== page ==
In the 8th century, climbing something meant scrambling up it with your hands and feet. There were no climbing harnesses, and the first climbing carabiner was a thousand years away. It is important to keep these facts in mind when thinking about the Madara Rider, a stone relief in Bulgaria from around 710 CE.
The Madara Rider is a stone carving, not unlike many found around the world on the sides of cliffs or inside of caves. The Rider depicts a horse-backed warrior victorious over a lion, celebrating his kill with an eagle, and a dog at the horse’s hooves. In itself, the Rider is not a spectacular artistic effort.
However, the Rider was created 1,300 years ago, seventy five feet off of the ground on a nearly vertical rock cliff, which reaches more than two hundred and fifty feet above the relief. Inscriptions on the rock around the work mark events between 700-800 CE, and show a period of Bulgarian history before their conversion to Christianity. In a sense, this adds to the mystery of the relief, as it was a sacred pagan site prior to conversion.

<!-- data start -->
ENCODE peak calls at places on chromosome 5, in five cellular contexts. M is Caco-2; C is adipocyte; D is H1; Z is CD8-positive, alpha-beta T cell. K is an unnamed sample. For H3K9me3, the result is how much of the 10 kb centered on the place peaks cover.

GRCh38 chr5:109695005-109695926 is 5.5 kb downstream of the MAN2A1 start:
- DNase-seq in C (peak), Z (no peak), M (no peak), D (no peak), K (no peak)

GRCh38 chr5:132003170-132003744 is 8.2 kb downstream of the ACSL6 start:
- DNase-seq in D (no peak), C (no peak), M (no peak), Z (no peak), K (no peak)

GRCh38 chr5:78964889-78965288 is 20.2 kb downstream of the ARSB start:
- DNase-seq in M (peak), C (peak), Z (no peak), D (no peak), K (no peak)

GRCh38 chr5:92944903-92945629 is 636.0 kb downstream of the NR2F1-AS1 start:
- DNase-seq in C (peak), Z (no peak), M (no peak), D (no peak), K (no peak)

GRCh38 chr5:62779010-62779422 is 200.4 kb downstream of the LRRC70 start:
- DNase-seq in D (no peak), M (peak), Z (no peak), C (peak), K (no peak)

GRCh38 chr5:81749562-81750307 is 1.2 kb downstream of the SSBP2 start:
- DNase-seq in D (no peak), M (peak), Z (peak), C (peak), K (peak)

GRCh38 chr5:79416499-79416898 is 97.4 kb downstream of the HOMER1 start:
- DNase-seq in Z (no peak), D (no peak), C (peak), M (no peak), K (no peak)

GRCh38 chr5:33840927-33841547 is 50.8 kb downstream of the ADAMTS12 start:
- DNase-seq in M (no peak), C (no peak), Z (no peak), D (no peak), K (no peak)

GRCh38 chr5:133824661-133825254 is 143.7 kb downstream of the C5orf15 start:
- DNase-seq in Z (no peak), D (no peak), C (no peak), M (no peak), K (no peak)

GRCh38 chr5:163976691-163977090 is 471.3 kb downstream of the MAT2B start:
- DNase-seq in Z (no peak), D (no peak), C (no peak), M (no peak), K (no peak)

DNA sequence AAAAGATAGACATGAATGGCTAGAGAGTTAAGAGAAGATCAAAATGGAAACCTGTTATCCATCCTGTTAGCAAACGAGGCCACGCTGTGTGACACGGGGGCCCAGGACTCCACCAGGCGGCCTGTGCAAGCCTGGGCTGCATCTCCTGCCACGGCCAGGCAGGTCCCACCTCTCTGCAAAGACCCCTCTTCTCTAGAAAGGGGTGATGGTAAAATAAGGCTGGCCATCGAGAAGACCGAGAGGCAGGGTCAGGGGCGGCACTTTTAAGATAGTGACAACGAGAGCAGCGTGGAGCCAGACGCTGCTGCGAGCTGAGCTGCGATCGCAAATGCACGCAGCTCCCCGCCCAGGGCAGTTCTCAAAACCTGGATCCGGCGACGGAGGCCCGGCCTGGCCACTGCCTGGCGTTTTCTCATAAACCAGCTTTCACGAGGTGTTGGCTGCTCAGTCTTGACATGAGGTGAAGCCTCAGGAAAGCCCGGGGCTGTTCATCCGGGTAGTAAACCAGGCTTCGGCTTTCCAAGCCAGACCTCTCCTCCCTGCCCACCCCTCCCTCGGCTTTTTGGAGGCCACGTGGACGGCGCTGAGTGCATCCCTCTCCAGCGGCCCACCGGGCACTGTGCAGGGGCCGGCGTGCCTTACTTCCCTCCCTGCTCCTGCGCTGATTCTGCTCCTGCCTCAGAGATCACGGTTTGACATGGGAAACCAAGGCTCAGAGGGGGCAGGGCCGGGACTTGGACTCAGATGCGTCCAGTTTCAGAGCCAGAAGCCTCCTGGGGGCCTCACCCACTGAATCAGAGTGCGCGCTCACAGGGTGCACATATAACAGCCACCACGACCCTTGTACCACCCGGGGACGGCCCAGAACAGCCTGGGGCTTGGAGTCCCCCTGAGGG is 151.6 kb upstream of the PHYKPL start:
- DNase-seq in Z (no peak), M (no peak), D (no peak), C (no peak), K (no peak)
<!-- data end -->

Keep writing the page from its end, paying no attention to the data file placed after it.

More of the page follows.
Aside from its date and the inscriptions in the area, little else is known of the Madara Rider, making the means of its creation all the more mysterious.
The Rider has been granted UNESCO World Heritage status based on the wonder of its creation. Along with global recognition, it gives a great deal of pleasure to Bulgarians. The Rider was minted on a number of Bulgarian coins around the year 2,000 and it has become a symbol of national pride.